The true meaning of life is to plant trees, under whose shade you do not expect to sit.
“Tees, tees,” I exclaimed excitedly from my lofty perch astride my father’s shoulders as he strolled through the local park hand-in-hand with my mother.
As first they were mildly taken back, surprise at my first-ever words turning to delight when they realised that I was saying ‘Trees.’
I recall my horror during 1995 when I hiked through a Central American rainforest reduced to a smouldering ruin by reckless slash and burn policies. Why, I demanded, and was told the ancient forest was needed as pastureland for cattle. One cynic angrily insisted that it would satisfy a hunger for hamburgers from mostly overweight Americans!
More than a decade later I could have wept with helplessness at the scenes of devastation wreaked upon pristine equatorial rainforests in Africa. I watched an endless succession of logging trucks speeding by with their plunder, mature trees, some a thousand years old, destined to become commodities in furniture showrooms from Berlin to Beijing.
When one logging vehicle collapsed beneath the colossal weight of a giant of a tree, I felt like cheering. Score One to the trees!
Still more recently it was a tree that saved my life as, terror-stricken, I hid behind it after being charged by eight enraged elephants. It was then that I made a pact that if I survived, I’d devote my energies to the Earth and all its beings. But how to do that!
Walking with a message became a way and during 2012 my pilgrimage took me from the epicentre of car culture in Los Angeles to the ancient redwoods of Northern California that are the tallest trees on the planet. What I jokingly refer to as my walk from Carmageddon to Redwood Heaven. It also introduced me to the sequoias that are the largest trees on Earth by volume, and the bristlecone pines that are the oldest. A famous grove high in the White Mountains dates back around 4,600 years – one tree germinated in 3051 BC, today celebrating a life spanning 5,065 years!
My wanderings have taught me humility in the presence of so many amazing trees, and introduced me to no less remarkable humans who have chosen uniquely inspiring paths of service.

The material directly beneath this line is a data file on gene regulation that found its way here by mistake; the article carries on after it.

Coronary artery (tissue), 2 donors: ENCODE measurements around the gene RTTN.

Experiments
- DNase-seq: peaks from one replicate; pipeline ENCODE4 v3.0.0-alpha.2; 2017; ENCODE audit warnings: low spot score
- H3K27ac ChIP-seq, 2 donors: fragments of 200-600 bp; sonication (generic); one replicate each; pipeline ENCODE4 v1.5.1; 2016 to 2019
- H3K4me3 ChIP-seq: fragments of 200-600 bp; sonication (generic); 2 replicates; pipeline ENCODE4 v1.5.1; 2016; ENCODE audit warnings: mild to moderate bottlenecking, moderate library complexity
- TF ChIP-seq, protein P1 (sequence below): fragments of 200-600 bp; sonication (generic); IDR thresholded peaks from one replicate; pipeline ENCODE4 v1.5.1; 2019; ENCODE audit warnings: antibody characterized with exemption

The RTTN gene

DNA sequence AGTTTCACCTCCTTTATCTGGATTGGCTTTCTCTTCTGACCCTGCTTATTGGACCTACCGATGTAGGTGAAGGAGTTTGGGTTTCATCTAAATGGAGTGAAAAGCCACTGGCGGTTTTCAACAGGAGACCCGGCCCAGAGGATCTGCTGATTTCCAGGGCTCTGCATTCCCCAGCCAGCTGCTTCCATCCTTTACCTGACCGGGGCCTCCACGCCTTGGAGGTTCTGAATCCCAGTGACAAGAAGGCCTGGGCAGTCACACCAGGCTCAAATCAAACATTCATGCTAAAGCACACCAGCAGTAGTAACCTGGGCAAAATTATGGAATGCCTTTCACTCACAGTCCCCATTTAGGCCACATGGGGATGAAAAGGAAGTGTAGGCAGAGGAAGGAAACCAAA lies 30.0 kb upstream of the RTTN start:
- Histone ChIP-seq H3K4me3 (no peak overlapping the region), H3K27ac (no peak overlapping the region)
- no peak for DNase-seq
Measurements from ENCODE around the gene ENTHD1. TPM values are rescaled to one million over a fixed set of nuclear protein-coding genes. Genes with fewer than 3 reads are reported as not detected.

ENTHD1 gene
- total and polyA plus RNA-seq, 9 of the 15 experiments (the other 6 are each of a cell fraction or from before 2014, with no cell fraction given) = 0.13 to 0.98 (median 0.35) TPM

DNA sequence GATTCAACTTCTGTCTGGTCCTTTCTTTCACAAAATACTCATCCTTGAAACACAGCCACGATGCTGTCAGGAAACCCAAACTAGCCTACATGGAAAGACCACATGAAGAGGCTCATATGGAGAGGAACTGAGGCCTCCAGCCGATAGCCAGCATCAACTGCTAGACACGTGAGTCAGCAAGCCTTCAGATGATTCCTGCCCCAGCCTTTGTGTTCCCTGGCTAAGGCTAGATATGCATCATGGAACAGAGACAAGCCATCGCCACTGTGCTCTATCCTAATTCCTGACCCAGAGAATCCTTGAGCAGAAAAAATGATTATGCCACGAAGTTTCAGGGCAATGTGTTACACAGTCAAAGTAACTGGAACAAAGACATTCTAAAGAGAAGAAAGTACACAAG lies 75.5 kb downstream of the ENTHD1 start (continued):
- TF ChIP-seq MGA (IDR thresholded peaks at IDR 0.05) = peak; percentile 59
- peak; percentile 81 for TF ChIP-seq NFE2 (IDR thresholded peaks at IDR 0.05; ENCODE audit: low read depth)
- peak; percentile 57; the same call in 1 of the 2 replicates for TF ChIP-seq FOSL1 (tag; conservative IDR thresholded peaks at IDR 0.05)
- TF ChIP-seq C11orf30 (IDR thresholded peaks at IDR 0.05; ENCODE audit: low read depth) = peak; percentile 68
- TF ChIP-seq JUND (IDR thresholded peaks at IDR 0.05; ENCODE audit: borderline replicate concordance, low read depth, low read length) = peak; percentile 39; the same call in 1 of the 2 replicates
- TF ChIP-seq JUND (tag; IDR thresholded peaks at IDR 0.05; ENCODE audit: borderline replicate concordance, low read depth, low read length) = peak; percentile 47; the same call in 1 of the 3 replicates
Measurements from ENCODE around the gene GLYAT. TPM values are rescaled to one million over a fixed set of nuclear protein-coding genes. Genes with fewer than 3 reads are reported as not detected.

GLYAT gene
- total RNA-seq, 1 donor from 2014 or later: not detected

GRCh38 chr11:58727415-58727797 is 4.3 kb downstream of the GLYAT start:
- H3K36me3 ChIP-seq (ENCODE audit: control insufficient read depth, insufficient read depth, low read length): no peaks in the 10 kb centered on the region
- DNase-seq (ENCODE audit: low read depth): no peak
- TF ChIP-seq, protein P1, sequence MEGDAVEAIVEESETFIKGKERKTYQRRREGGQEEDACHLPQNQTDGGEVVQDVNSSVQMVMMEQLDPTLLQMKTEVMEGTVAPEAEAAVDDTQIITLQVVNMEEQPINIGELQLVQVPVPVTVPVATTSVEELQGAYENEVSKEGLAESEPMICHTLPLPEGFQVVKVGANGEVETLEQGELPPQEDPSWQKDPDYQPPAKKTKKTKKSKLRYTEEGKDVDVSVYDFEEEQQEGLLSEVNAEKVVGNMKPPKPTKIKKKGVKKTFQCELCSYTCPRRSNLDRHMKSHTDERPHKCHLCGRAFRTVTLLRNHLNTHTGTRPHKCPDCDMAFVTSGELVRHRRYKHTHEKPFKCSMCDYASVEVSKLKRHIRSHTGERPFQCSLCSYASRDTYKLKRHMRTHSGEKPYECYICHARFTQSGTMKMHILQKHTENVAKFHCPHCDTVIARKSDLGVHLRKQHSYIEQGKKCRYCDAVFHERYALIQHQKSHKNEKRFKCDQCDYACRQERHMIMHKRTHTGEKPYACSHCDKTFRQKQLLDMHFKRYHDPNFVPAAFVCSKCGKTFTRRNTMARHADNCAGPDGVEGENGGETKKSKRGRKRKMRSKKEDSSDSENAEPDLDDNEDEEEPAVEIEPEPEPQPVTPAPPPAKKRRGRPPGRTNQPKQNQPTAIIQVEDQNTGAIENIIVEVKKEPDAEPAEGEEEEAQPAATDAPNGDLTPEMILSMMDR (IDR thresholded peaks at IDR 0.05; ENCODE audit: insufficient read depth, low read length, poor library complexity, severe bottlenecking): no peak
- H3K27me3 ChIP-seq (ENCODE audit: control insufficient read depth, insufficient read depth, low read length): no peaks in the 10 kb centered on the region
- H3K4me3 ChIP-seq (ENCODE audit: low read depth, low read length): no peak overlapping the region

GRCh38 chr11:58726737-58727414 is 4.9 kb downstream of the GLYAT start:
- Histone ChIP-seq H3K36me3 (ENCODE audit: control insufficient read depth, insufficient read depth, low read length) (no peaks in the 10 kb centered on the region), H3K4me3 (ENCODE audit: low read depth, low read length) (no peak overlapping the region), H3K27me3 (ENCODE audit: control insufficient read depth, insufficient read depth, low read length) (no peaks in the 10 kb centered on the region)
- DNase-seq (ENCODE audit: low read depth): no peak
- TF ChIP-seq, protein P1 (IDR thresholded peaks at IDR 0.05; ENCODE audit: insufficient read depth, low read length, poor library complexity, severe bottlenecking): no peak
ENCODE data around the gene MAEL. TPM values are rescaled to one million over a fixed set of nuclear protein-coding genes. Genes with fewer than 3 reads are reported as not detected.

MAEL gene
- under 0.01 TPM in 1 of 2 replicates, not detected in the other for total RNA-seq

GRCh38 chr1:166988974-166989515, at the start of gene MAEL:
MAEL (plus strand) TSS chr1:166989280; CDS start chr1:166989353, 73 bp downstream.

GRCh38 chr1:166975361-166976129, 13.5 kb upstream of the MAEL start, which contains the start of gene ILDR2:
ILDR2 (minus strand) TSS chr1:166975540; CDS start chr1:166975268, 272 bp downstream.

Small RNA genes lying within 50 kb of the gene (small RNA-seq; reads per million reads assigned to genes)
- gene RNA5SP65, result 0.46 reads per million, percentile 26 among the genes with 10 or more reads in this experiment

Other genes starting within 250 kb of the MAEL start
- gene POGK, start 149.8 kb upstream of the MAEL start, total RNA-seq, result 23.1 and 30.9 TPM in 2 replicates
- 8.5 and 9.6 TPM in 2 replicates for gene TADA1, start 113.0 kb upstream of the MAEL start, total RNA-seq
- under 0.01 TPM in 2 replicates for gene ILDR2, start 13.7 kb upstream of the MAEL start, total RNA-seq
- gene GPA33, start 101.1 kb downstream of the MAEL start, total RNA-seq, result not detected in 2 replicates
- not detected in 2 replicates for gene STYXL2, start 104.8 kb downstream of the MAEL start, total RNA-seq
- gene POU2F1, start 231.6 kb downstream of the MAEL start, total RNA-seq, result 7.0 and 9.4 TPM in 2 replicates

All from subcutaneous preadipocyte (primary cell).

A quarter of a century ago Alan founded the Trees for Life charity and during 2012 he and his team of enthusiastic volunteers planted their millionth tree. That’s walking your talk.
It’s harder to quantify what I’ve been doing, although I hope it has helped to raise some awareness around the importance of the natural world with which we enjoy a symbiotic relationship, drawing sustenance, inspiration and with each breath exchanging carbon dioxide for the oxygen on which we depend for survival. Have you ever hugged a tree and said ‘Thanks’?
Rewilding, to me, is about resisting the urge to control nature and allowing it to find its own way
Recently I read the book Feral by English writer and environmental activist George Monbiot, who says: “Rewilding, to me, is about resisting the urge to control nature and allowing it to find its own way … the rewilding of natural ecosystems that fascinates me is not an attempt to restore them to any prior state, but to let ecological processes resume. In countries such as my own, the conservation movement, while well intentioned, has sought to freeze living systems in time. It attempts to prevent animals and plants from either leaving or – if they do not live there already – entering. It seeks to manage nature as if tending a garden.
“Rewilding recognises that nature consists not just of a collection of species but also of their ever-shifting relationships with each other and with the physical environment. It understands that to keep an ecosystem in a state of arrested development, to preserve it as if it were a jar of pickles, is to protect something which bears little relationship to the natural world.”
He has visited Trees for Life and come away impressed with Alan’s vision and approach.
And my timing seemed perfect: only days earlier all the lobbying had paid off and the noble Scots pine had been declared Scotland’s national tree.
It’s a step in the right direction although Alan warns that higher priority must be given urgently to the conservation of Scotland’s pinewoods.
“Declaring the Scots pine – bastion of the Caledonian Forest and one of the world’s most beautiful trees – as a national symbol sends a signal to the world that Scotland values its trees as an important part of its culture and identity,” he says.
“But with alarm bells ringing for this remarkable tree’s future, we should strengthen conservation action now. Our national tree is under siege from climate change, extreme weather and disease. We owe it to future generations to ensure its long-term survival by being world leaders in reforestation.”
A giant of a tree at Dundreggan toppled during this winter’s severe storms, highlighting the vulnerability of even well-established Scots pines to extreme weather, something that is likely to increase with climate change – and equally worrying is the lack of young trees to replace mature specimens.
There’s something quite magical and hugely healing about working with young trees, being careful not to damage their roots and tenderly easing them into the soil that will nourish them on the first phase of their great adventure.
Long-serving volunteer Diana Brockbank enthuses: “It’s wonderful to have a day out here in the country and I’ll do this for as long as I can.”
She looks lovingly at rows of tiny plants in the greenhouse, knowing she’ll not be around to sit in their shade. “This is the future,” she says. “These are just tiny little plants but they’ll grow into 250-year-old trees.”